Watering and General Care

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Watering

Watering should be done at the time of planting to settle the soil and to ensure adequate soil moisture. Following the first watering, adequate water should be provided when there have not been sufficient rains( 1” per week) to keep the soil moist. Check the soil in various areas of the landscape to determine its moisture content. Soil which crumbles when rubbed between the fingers needs watering, however, soil with adequate moisture will stick together. In general, the landscape should be checked on a weekly basis, but some areas may require more frequent watering such as areas under overhangs or trees. Obviously the hotter and dryer the weather, the more frequent the watering will be. The critical months for watering are May through September. However, all plants — particularly evergreens — require watering through the fall months well into November to help them survive the winter. If these plants do not receive supplemental water later in the fall, they could freeze dry over winter, and defoliate the following summer.

Following planting, it is necessary to use supplemental water for two or three years to provide adequate soil moisture while root systems are becoming established. This is particularly true during drought conditions (2 to 3 weeks with no appreciable rainfall). However, adding large quantities of water too frequently to heavy clay soils is detrimental and results in the death of the plant. Another watering practice that should be avoided is the frequent shallow sprinkling of plants. This results in a very shallow root system that cannot withstand droughts in subsequent years. Plants will also have the same symptoms whether they are too wet or dry, so checking the soil is truly your best way to gauge moisture levels. Remember to water deeply and thoroughly; then let the soil dry out slightly before the next watering. In summary: over watering will kill plants just as quickly as under watering! When in doubt, check the soil first (peel back mulch to do this).

Fertilization

Lawn fertilizers that contain weed killers should not be used in the vicinity of trees, shrubs, evergreens or flowerbeds . A top dressing of fertilizer broadcast over the root area is beneficial when applied during March or A pril the second year of planting. Any fertilization program should not be started until the plant has gone through one growing season and only according to directions on the label. If there are ever any questions regarding this, please call us to discuss them prior to applying any chemicals in your landscape.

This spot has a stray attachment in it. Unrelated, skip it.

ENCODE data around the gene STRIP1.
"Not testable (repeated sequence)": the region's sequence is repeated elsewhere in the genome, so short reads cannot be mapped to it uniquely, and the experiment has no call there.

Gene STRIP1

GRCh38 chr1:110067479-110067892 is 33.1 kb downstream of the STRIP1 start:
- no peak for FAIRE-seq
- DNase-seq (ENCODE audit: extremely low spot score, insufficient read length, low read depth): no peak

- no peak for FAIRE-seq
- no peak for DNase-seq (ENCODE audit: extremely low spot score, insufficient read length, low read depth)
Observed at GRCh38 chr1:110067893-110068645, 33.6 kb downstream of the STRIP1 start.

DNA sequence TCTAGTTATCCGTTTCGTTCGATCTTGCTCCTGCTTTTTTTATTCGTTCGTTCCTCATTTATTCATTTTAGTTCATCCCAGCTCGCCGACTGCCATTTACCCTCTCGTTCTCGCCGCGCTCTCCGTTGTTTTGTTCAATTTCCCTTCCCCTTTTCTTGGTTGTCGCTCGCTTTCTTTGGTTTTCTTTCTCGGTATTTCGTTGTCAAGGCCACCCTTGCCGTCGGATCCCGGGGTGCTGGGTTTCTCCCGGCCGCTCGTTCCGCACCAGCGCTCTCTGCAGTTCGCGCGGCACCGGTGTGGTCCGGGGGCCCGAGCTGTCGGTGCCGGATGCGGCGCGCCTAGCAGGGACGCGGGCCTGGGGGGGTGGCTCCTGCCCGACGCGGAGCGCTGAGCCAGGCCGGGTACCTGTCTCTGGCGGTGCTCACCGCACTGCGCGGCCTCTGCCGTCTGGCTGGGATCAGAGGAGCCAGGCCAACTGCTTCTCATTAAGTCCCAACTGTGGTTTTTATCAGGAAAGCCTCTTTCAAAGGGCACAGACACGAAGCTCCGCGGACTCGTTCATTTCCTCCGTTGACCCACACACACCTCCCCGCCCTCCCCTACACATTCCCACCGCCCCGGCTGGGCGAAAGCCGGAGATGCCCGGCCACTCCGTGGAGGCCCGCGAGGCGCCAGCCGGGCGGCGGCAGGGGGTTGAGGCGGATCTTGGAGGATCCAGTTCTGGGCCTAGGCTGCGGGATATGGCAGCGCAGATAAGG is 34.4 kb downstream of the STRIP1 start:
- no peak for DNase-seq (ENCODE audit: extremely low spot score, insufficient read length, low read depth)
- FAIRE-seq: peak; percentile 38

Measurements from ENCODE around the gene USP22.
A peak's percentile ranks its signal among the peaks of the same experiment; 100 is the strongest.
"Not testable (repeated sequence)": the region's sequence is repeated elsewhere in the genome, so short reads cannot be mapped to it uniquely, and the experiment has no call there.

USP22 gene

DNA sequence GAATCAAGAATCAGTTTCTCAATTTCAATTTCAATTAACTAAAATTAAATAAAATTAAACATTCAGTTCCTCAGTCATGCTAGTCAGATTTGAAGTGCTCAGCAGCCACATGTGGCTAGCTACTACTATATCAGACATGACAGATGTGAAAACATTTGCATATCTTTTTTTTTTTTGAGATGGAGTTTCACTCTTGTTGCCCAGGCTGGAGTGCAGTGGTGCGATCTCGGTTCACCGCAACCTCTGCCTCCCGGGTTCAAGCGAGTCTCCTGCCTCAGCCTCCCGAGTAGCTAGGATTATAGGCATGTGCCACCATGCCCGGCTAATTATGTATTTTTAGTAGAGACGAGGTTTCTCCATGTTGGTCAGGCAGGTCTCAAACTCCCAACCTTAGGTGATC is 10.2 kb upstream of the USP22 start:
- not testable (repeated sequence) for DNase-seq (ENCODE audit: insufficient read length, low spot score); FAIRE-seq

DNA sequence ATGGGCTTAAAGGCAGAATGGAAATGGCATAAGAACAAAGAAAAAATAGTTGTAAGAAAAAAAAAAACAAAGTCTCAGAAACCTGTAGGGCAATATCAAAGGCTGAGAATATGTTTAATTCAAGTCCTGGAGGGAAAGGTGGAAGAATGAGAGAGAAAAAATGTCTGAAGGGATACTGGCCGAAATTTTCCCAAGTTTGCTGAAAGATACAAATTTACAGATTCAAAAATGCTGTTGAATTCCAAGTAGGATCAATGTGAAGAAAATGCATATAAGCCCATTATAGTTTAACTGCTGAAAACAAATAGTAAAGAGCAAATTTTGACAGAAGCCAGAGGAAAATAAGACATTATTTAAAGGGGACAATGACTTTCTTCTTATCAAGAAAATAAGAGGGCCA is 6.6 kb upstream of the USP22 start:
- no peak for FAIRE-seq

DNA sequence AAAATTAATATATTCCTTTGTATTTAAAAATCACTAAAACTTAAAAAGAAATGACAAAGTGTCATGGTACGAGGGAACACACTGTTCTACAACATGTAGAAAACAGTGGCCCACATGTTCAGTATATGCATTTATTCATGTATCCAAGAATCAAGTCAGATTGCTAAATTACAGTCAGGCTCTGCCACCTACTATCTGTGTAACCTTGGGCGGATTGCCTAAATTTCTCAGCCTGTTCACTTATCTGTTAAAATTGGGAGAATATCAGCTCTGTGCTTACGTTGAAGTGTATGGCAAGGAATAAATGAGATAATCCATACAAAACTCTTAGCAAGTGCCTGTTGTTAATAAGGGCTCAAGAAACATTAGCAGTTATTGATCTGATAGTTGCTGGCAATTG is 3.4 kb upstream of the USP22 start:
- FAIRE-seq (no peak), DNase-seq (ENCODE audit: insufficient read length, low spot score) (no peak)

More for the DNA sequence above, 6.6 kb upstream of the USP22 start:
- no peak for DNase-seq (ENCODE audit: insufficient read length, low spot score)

Mulching

All shrubs, evergreens and trees should be mulched. The best material is un-dyed, organic and finely shredded bark mulch. Shredded hardwood bark, wood chips or composts w/pine fines are also good choices. A 2-3 inch deep layer over the entire root area (or bed) will conserve moisture by reducing surface evaporation and will improve moisture infiltration by preventing crusting of the soil. It also maintains a uniform and favorable soil temperature, and encourages fibrous root development. In the fall the mulch will maintain a more favorable temperature for root growth. In the spring there is a trade-off of, however, with a delay in soil warming by at least two weeks. Evergreens, especially the broadleaf types, grow better in a cool soil during the hot summer months. Mulching helps maintain this condition. That said, too much mulch will have the opposite effect by suffocating the root systems of plants and rotting trunks of trees.

Maintaining mulch levels at 2-3 inches is sufficient for plant health as long as it is not built-up against tree trunks — e.g. "volcano mulching." Lastly, beware of free wood chips which could contain diseased or insect-infested wood; harbor residual herbicides; and reduce nitrogen levels in the soil and plants. Please feel free to call us if you have any questions regarding mulching.

Weeding

Newly installed landscapes should be weeded on a weekly basis. Fresh topsoil contains many weed seeds and, if left unchecked, will quickly overgrow the new plantings. A product containing Trifluralin (sold as Preen) can be used to prevent many of the seeds from germinating. Not all types of weed seeds are affected by this, however, and still must be hand weeded. This application is recommended on new landscape beds to avoid many hours of hand weeding generally encountered with new plantings. When applying, please read label directions carefully as certain plants, especially some groundcovers, should be avoided. Our opinion is that good old-fashioned hand weeding is the best way to eliminate those obnoxious weeds. If you would rather not do this yourself, we do offer a full line of maintenance services to suit your needs. Please call us to discuss your options.

Your landscape is a living investment that requires proper care. By following the above guidelines your investment will grow both in beauty and value in the coming years.

If you have any questions, pleas do not hesitate in calling us at (847) 829-4024.
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